Today is day 9 of my mini-vacation. It's been refreshing, energizing, and productive! If you missed my first post of this blog series, Why I'm Taking Facebook Breaks, you can read it by clicking onto the link. www.danaarcuri.com/blog/why-im-taking-facebook-breaks
The comparison trap is nothing new. Before modern technology, I'd be perusing a fashion magazine or watching my favorite movie. While I'd admire the flawless skin of a famous model or adore her beautiful sleek gown that fit her like a glove, something in me would feel inferior. I wasn't thin enough. My teeth were not straight enough. My tummy wasn't flat enough. Basically, I just wasn't enough!
Of course, photoshop can make even the most ordinary of women appear extraordinary. Our world has distorted beauty. It's led countless females to go to great lengths in the quest to look the best. Eating disorders. Depression. Cosmetic surgery. That's just to name a few consequences of getting caught up in the comparison trap.
While most people will not admit they compare themselves to others from time to time, I believe it's our human nature. According to Waking Times in their article, The Science of Why Humans Constantly Compare Themselves to Others, "Human beings have a tendency to compare themselves to others and it is as automatic as any other human emotion. But the negative effects of comparisons keep us from our growth and embracing our greatest abilities to share with others."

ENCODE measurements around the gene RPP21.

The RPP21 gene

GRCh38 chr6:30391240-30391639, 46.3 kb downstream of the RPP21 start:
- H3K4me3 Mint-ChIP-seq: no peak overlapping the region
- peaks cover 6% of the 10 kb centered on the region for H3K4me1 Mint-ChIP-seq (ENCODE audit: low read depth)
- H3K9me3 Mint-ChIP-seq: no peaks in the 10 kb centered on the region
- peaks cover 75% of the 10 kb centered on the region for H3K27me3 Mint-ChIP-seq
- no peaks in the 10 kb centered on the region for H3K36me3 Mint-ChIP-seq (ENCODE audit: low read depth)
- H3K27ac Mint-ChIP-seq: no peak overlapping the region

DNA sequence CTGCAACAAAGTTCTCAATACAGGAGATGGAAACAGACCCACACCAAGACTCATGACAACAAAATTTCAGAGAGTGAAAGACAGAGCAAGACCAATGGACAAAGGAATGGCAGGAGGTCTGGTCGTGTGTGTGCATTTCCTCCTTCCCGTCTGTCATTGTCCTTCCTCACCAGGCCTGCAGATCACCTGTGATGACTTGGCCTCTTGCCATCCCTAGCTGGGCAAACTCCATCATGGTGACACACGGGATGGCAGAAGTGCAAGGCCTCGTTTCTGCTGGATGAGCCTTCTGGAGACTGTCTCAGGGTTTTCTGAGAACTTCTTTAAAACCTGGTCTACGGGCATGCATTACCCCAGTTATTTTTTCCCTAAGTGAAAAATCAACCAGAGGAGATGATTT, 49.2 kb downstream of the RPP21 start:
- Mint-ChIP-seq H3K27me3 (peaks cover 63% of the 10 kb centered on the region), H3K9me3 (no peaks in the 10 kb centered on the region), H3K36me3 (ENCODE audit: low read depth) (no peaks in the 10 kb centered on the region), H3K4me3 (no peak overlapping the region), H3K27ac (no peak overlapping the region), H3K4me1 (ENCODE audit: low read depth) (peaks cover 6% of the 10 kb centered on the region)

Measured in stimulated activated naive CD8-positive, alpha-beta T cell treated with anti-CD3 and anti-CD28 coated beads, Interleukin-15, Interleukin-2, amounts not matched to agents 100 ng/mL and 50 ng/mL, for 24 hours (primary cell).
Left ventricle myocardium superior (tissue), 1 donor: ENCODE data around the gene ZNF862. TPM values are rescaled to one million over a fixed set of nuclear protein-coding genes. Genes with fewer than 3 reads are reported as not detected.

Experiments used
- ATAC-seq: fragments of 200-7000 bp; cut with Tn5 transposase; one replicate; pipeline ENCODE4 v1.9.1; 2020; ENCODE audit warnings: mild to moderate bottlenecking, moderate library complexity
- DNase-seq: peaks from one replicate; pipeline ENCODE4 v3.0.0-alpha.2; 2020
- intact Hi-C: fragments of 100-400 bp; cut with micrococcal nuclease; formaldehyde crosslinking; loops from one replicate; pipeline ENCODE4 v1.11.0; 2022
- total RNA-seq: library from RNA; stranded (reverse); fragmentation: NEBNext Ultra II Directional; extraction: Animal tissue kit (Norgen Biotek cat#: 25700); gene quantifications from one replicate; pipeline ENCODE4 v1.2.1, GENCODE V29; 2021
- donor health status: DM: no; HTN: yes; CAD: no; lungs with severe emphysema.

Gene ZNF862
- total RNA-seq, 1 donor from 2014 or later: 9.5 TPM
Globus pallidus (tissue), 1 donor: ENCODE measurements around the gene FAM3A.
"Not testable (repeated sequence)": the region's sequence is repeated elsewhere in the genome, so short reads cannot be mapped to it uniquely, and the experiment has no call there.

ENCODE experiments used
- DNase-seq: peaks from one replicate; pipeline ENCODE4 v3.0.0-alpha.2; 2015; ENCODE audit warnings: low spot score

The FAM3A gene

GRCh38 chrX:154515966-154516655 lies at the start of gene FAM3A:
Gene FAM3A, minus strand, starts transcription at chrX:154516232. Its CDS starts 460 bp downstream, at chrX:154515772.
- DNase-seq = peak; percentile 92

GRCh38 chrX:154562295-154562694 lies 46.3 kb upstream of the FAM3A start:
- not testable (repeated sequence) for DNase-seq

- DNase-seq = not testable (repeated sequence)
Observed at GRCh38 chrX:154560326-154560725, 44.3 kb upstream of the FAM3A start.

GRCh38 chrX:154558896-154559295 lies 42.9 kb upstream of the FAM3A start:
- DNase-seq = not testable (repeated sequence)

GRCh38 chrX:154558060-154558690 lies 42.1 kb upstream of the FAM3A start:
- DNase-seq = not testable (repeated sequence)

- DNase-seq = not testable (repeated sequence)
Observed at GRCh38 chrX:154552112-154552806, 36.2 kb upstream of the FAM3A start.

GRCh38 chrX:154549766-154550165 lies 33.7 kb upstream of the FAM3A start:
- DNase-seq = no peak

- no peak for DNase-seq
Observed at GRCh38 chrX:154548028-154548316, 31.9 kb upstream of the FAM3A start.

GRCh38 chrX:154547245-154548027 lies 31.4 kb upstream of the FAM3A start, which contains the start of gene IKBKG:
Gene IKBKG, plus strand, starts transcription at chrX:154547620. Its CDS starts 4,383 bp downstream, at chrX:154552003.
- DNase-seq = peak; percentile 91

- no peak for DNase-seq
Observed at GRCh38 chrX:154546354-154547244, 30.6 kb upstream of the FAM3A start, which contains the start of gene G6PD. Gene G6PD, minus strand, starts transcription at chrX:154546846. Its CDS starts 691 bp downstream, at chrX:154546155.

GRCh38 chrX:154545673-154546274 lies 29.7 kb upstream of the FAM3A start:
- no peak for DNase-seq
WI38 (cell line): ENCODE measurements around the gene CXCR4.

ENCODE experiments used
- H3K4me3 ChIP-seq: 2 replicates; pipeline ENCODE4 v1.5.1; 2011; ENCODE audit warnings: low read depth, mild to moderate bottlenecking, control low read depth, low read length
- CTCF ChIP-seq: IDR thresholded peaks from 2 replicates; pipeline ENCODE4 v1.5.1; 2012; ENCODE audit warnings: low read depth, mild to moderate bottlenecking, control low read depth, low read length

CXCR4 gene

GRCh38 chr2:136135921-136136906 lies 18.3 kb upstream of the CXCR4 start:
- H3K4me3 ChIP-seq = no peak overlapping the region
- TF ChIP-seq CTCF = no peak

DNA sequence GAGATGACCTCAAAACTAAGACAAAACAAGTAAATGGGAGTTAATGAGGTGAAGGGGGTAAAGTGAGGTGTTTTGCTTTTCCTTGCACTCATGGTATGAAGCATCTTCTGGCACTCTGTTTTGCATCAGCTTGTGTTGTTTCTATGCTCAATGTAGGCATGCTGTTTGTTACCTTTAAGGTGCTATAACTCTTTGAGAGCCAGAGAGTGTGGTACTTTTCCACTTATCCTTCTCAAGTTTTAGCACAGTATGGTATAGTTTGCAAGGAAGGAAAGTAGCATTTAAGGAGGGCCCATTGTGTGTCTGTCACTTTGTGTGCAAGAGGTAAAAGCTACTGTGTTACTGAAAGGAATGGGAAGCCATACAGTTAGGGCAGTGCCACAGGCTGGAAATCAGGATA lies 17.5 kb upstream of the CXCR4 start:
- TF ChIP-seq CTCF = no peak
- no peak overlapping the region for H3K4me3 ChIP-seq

Although outer appearance may be one method of comparing ourselves to others, it's not the only way. When we're scrolling through our Facebook newsfeed, we're bombarded with exciting news about our friends or family. A new shiny car. Caribbean cruise. A big promotion. Or there's the nonstop posts where people share pictures of their gorgeous home, newly decorated living room, or remodeled kitchen. And there's constantly people sharing their children's success in school, college, or some form of accomplishment.